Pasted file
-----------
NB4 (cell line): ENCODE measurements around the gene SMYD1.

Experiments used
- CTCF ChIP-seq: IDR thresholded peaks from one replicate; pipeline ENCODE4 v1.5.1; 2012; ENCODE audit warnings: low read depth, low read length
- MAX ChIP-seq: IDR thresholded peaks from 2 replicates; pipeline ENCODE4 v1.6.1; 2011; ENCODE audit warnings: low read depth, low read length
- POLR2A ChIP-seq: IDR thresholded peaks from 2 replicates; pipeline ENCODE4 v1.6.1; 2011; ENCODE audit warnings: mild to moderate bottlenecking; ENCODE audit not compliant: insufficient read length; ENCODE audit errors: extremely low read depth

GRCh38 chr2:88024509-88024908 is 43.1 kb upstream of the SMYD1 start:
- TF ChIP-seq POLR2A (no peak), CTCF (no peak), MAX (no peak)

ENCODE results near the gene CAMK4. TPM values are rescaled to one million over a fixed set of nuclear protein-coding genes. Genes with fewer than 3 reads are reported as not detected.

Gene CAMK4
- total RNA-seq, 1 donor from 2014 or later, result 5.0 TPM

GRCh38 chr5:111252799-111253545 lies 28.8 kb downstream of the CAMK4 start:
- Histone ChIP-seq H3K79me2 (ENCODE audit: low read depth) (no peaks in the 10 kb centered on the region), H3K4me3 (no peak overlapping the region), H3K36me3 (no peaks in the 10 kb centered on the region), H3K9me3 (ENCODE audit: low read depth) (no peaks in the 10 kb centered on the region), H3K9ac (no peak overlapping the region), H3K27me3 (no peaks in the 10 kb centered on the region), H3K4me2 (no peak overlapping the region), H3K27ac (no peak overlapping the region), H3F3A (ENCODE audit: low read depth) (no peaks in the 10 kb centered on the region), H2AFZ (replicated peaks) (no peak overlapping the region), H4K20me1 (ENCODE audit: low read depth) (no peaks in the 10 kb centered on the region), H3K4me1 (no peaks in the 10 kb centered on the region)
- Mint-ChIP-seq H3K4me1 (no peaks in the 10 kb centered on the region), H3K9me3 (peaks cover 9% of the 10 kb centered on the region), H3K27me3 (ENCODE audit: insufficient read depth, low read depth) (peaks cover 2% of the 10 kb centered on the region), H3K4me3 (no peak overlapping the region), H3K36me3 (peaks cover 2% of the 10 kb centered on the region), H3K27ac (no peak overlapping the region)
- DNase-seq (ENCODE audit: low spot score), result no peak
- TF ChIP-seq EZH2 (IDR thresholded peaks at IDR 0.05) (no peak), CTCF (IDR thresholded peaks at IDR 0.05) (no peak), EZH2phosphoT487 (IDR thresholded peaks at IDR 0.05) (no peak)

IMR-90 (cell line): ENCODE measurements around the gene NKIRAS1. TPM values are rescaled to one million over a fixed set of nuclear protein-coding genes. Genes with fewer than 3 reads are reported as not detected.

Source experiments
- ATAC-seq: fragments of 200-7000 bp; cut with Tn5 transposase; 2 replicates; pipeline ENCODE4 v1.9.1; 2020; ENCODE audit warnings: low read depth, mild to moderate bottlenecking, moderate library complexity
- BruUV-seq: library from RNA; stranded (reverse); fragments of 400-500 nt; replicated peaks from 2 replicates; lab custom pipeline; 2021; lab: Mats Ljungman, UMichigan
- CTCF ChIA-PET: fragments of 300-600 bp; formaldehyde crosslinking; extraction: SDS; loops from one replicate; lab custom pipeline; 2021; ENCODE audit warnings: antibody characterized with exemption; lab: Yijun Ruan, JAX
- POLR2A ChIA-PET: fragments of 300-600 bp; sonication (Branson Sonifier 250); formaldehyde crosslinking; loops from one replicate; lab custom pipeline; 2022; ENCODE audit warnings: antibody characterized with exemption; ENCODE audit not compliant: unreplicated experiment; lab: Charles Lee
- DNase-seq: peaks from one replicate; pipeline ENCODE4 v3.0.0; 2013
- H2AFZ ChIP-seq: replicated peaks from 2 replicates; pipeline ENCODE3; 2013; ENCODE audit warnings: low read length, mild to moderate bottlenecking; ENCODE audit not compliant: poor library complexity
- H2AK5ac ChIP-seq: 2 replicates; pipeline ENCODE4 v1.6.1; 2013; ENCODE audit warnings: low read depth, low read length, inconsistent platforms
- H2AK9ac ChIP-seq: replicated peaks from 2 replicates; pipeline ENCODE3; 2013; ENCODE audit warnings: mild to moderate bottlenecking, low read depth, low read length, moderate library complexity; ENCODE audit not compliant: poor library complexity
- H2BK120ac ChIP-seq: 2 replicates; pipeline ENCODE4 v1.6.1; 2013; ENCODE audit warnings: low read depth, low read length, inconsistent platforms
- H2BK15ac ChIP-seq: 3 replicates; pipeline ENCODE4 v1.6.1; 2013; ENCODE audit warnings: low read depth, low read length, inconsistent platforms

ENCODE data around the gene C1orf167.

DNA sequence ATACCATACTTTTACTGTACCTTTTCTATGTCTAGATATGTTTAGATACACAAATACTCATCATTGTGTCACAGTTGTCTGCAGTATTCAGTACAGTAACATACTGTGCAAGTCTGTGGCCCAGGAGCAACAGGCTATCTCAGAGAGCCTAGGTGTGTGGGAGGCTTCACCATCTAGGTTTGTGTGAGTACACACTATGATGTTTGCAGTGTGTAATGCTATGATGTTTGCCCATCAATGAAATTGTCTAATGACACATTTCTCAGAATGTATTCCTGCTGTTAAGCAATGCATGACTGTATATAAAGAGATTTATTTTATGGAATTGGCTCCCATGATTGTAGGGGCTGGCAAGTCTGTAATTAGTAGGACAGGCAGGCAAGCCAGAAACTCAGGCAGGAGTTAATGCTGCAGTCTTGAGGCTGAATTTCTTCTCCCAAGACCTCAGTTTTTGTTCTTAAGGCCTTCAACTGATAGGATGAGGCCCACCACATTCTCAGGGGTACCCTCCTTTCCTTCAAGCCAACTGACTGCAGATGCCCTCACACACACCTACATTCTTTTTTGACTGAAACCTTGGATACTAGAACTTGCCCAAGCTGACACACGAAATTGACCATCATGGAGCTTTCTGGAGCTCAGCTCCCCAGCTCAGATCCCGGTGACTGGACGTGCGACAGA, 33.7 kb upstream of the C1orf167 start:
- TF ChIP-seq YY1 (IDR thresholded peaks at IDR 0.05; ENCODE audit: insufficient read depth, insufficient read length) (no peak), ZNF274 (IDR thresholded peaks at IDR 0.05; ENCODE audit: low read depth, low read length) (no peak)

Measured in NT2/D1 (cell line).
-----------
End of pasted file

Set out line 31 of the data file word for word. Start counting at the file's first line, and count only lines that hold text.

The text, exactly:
Measured in NT2/D1 (cell line).